The unused budget was subsequently redistributed to other ministries by the Finance Ministry.
“During the current fiscal year, the fund had no work,” Bhattarai stated.
Officials and academics say the fund is no longer needed because local administrations are in place to focus on poverty reduction on the ground.
In fact, they argue that continuing the fund would be in violation of the fund’s Guidelines for Community Organizations and Small Infrastructure Development Programs.
Local governments are responsible for keeping records of community organizations and small infrastructure projects, facilitating community organizations to continue anti-poverty initiatives, and monitoring the operation of revolving funds established at the community level,integrating community organizations in local government policymaking and transaction monitoring, and developing skills development programs according to the guidelines approved by the fund’s board on April 7, 2019.
Bidyadhar Mallik, a former minister and finance secretary, stated the fund was no longer necessary after the emergence of elected local councils.
He suggested that the federal government create a unit to give technical assistance and advisory services to local governments in order to help them implement poverty-reduction programs. “If the fund is maintained, it can fulfill this job; nevertheless, its existence should not be prolonged without any accountability, as the government’s resources are being squandered.”
According to the constitution, poverty reduction falls under the concurrent jurisdictions of the federal, provincial, and municipal governments.
Mallik, on the other hand, believes that the revolving fund should be run by local communities because it is a community-driven initiative that empowers local residents.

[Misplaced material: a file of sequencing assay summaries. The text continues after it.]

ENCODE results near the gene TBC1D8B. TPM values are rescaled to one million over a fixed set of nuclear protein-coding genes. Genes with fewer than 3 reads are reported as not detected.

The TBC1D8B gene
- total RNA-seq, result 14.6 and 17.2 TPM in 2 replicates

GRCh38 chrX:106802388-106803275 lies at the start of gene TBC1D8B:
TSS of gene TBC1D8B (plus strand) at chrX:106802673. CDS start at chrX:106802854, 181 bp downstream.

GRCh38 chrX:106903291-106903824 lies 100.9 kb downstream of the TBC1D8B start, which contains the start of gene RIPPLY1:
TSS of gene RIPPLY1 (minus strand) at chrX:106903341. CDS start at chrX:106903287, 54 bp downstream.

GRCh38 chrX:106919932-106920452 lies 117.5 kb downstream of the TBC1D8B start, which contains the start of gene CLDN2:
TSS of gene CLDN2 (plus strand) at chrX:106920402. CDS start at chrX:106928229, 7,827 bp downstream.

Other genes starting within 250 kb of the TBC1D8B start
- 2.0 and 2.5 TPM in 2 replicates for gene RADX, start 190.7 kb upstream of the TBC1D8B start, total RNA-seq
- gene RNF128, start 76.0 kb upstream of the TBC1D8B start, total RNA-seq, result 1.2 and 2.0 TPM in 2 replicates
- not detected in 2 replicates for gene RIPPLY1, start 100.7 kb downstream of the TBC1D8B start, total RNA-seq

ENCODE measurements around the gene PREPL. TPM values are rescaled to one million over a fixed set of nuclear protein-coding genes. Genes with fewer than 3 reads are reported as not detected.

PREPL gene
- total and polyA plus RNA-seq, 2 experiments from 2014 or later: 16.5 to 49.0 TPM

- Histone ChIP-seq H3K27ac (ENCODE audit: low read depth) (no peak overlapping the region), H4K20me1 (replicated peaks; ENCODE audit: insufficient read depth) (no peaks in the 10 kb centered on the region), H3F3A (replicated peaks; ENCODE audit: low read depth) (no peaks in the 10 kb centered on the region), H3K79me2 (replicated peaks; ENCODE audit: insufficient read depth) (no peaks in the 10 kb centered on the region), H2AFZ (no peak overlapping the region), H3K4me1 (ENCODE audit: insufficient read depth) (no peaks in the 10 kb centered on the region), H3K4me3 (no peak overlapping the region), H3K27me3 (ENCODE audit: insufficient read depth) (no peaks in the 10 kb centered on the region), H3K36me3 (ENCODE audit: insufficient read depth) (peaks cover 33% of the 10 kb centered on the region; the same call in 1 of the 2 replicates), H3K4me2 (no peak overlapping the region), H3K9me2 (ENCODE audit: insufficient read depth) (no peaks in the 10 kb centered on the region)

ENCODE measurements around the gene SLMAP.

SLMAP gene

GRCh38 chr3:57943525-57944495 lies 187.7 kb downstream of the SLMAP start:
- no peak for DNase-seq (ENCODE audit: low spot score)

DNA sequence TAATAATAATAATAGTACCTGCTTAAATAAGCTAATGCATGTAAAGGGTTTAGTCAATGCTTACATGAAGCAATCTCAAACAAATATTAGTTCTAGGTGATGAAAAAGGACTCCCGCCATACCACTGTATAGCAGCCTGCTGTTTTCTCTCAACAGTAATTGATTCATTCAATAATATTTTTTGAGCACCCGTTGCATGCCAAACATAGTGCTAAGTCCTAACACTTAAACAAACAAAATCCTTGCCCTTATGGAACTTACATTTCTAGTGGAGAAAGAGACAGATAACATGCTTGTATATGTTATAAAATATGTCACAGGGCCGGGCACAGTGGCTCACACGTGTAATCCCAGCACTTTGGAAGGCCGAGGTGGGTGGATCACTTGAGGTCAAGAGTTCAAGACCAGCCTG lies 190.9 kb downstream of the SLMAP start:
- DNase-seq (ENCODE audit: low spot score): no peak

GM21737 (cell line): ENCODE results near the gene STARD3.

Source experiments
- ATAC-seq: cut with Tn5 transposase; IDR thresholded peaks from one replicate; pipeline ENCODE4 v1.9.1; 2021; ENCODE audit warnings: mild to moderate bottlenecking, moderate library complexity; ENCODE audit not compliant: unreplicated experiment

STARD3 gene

He believes that local governments should be active in the monitoring of their projects.
The country was in war when it was founded in 2003, and government agencies were unable to mobilize in rural areas. As a result, the fund was founded to operate anti-poverty programs through community mobilization.
“Another goal of the program was to win people’s hearts and minds to prevent the influence of the then rebels, the Maoists,” said Mallik, who was also involved in the fund.
However, according to the World Bank, its performance remained uneven. In a 2017 evaluation, the World Bank deemed the results of the fund’s programs, as well as the government’s performance, to be satisfactory. However, the fund has been involved in a number of scandals.
In March 2015 and April 2016, the Commission for the Investigation of Abuse of Authority filed two corruption proceedings in the Special Court against 50 top executives and staff members of the fund. The Special Court convicted nine Poverty Alleviation Fund personnel of corruption in September 2018, including then-executive director Raj Babu Shrestha.
In 2019, the National Vigilance Centre, a corruption monitor under the Prime Minister’s Office, discovered various abnormalities in the fund during an investigation.
The centre discovered suspected anomalies of Rs185.96 million under the fund’s Infrastructure Sub Project and Income Generation Programme, according to a report seen by the Post. The center also discovered missing equipment worth Rs41.47 million from its Kathmandu office.
Source – The Kathmandu Post